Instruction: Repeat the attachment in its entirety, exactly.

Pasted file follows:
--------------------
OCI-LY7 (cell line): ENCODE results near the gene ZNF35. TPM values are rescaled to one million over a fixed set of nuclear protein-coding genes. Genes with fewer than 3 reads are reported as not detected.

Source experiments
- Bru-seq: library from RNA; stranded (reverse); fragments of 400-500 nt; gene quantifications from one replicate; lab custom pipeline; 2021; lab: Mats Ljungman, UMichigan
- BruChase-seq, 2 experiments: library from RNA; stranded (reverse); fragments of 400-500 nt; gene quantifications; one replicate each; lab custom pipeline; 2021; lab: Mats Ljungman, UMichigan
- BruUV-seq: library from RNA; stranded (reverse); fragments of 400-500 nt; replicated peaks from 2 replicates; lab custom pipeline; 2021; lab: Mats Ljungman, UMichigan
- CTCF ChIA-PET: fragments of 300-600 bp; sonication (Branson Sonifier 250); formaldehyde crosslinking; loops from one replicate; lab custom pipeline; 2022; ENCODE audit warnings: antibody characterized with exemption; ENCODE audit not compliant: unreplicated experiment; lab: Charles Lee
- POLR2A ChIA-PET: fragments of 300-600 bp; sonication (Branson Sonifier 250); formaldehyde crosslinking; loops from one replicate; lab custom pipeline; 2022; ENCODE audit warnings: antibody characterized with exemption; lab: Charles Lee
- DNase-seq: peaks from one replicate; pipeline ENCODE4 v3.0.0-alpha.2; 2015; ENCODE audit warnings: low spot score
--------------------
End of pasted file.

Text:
OCI-LY7 (cell line): ENCODE results near the gene ZNF35. TPM values are rescaled to one million over a fixed set of nuclear protein-coding genes. Genes with fewer than 3 reads are reported as not detected.

Source experiments
- Bru-seq: library from RNA; stranded (reverse); fragments of 400-500 nt; gene quantifications from one replicate; lab custom pipeline; 2021; lab: Mats Ljungman, UMichigan
- BruChase-seq, 2 experiments: library from RNA; stranded (reverse); fragments of 400-500 nt; gene quantifications; one replicate each; lab custom pipeline; 2021; lab: Mats Ljungman, UMichigan
- BruUV-seq: library from RNA; stranded (reverse); fragments of 400-500 nt; replicated peaks from 2 replicates; lab custom pipeline; 2021; lab: Mats Ljungman, UMichigan
- CTCF ChIA-PET: fragments of 300-600 bp; sonication (Branson Sonifier 250); formaldehyde crosslinking; loops from one replicate; lab custom pipeline; 2022; ENCODE audit warnings: antibody characterized with exemption; ENCODE audit not compliant: unreplicated experiment; lab: Charles Lee
- POLR2A ChIA-PET: fragments of 300-600 bp; sonication (Branson Sonifier 250); formaldehyde crosslinking; loops from one replicate; lab custom pipeline; 2022; ENCODE audit warnings: antibody characterized with exemption; lab: Charles Lee
- DNase-seq: peaks from one replicate; pipeline ENCODE4 v3.0.0-alpha.2; 2015; ENCODE audit warnings: low spot score